On May 18, 2006, Ambassador James Jeffrey and Maj. Gen. William McCoy addressed The Washington Institute’s Special Policy Forum. Ambassador Jeffrey is senior advisor to the secretary of state and coordinator for Iraq policy at the U.S. Department of State. He previously served as deputy chief of mission and charge d’affairs in Baghdad, ambassador to Albania, and deputy chief of mission in Turkey and Kuwait. General McCoy is commander of the Gulf Region Division, Army Corp of Engineers, in Baghdad, where he oversees most of the U.S. government’s major infrastructure projects in Iraq. Previously, he served as assistant commandant of the U.S. Army Engineer School, held command and staff positions in various combat engineer units, and served in Saudi Arabia. The following is a rapporteur’s summary of their remarks.
The goal of U.S. Iraq policy is accurately reflected in the National Security Council’s National Strategy for Victory in Iraq. The strategy has three tracks: political, economic, and security.
Politics. There is every indication that the long awaited Iraqi government will be inclusive. Prime Minister Nuri al-Maliki has shown considerable independence of action, particularly in choosing his cabinet ministers. Hopefully, the new government will be able to split the insurgency by driving a wedge between hardcore elements, such as al-Qaeda, and those Sunnis who can be brought into the government.
Economics. The economic reconstruction track has several goals. The first is to restore economic capabilities destroyed by the thirty-year rule of Saddam Hussein, several wars, UN sanctions, and the repercussions of Operation Iraqi Freedom, including looting and deliberate sabotage of infrastructure in spring 2003. Oil production has been largely restored; production is over 2 million barrels per day, with exports at 1.6 million barrels per day compared to the 1.65 million barrels per day target in the Iraqi budget. In the short term, the primary limitation is the 400,000 barrels per day pipeline ending in Ceyhan, Turkey, which is in theory operational but which has not been used for some time for technical and security reasons. As for water and sanitation, while half of the $4 billion earmarked for this purpose had to be spent on security, the number of people with access to potable water has increased to three million, and somewhat more have access to modern sewage systems. Electricity is now the biggest problem, especially in Baghdad. While coalition forces have added 2,700 megawatts of refurbished electrical power capability, the problems are still significant. Much equipment is decades old, there are attacks against infrastructure, and Iraq lacks natural gas for electric generators.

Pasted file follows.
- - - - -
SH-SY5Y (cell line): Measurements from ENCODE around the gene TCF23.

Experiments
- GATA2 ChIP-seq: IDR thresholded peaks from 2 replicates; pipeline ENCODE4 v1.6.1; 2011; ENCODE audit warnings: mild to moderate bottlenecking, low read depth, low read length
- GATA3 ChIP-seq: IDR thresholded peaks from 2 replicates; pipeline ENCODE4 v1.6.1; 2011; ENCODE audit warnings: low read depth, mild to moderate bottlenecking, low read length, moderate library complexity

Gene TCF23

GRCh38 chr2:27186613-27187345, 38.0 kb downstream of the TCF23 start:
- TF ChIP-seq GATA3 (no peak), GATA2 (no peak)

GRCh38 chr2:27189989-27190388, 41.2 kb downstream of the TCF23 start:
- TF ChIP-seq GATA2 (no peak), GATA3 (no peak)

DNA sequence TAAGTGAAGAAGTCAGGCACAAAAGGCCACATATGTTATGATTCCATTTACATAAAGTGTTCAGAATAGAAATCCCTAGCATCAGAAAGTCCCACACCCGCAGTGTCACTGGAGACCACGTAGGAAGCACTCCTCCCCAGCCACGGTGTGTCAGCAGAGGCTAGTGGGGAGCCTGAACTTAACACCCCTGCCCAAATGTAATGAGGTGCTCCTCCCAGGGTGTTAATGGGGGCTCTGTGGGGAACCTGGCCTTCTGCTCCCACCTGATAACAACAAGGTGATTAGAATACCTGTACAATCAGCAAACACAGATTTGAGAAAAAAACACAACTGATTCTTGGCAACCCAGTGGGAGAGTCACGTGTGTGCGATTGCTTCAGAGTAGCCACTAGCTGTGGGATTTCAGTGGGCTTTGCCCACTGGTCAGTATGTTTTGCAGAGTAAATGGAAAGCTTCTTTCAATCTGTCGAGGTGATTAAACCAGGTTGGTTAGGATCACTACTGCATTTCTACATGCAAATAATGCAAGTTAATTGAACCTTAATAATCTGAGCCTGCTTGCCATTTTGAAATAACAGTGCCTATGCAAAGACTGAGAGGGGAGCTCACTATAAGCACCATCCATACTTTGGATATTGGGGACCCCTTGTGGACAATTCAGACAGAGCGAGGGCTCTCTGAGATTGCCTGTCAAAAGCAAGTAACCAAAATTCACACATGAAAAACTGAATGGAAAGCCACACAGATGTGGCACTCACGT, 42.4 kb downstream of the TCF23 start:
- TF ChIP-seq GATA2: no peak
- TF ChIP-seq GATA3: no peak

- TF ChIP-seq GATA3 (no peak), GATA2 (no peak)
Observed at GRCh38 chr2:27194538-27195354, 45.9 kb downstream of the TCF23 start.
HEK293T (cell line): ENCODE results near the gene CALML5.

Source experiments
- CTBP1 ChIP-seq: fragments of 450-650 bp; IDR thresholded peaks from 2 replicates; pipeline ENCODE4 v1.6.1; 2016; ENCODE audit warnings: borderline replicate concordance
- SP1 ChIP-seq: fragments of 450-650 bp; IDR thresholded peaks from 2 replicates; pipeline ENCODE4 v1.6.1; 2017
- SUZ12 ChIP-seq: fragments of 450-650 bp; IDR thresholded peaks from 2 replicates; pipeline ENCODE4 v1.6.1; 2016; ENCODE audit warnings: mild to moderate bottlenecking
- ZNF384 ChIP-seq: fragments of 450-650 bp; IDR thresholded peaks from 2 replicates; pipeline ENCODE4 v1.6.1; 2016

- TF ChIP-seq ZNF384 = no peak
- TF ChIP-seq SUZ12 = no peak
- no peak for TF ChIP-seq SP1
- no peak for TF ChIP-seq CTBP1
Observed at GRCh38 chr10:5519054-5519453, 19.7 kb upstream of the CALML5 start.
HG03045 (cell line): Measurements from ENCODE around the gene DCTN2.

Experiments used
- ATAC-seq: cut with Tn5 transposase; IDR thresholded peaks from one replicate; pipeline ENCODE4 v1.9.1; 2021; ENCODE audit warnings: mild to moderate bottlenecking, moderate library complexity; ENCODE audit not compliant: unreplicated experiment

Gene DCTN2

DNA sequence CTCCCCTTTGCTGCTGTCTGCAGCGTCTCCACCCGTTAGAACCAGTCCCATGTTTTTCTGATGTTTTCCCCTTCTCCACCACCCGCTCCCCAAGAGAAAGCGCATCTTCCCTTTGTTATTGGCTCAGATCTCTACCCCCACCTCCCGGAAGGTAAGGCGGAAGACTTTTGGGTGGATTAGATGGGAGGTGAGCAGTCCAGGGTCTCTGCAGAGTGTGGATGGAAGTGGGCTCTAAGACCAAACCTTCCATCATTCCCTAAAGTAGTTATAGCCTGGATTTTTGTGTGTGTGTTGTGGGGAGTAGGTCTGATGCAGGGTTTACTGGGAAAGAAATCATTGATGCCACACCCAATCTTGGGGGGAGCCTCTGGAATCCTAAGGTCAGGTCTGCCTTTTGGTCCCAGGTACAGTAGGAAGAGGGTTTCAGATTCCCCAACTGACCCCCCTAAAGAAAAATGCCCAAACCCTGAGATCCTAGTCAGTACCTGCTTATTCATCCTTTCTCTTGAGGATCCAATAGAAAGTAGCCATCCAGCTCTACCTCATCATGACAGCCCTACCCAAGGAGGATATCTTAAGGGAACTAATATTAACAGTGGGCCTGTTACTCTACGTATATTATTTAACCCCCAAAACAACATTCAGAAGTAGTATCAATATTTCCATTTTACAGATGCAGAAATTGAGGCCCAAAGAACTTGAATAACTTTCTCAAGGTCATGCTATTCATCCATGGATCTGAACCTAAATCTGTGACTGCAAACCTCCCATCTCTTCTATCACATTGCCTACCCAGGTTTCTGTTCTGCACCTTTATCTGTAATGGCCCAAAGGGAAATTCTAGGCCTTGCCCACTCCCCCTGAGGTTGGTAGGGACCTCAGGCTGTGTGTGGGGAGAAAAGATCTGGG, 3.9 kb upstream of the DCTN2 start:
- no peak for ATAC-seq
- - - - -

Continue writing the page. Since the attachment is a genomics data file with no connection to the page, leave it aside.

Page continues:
A second goal of economic reconstruction is to give Iraq a basis upon which the international community and Iraqis themselves can invest tens of billions of dollars over the next ten years. In the late 1970s, Iraq had the same gross per capita income as Spain; since then it has dropped to the level of many sub-Saharan African nations. The World Bank estimated in 2003 that $55 billion would be necessary for infrastructure and economic programs in Iraq, although the actual amount needed for reconstruction may be closer to $100 billion. With U.S. funding for the reconstruction effort through the Iraq Relief and Reconstruction Fund ($20.9 billion in all) ending this fiscal year, the Iraqi budget will carry much of the future burden for funding reconstruction; this year’s budget allocated $6 billion to infrastructure projects—an important first step. The international community needs to fulfill its pledges of $13.5 billion in assistance; to date, only $4 billion has been disbursed. To keep funds flowing, improvements need to be made on both security and government capacity building.
Security. Security is the basis for everything in Iraq, including reconstruction. The United States is making progress in training and equipping the Iraqi armed forces. While the army has been progressing and has assumed much responsibility, including the Baghdad airport road, it is still a rifle-platoon level force. They lack heavy weapons, armor, artillery, attack helicopters, and so on. Further, their logistical capabilities are still rudimentary. It will take time and American support to overcome this.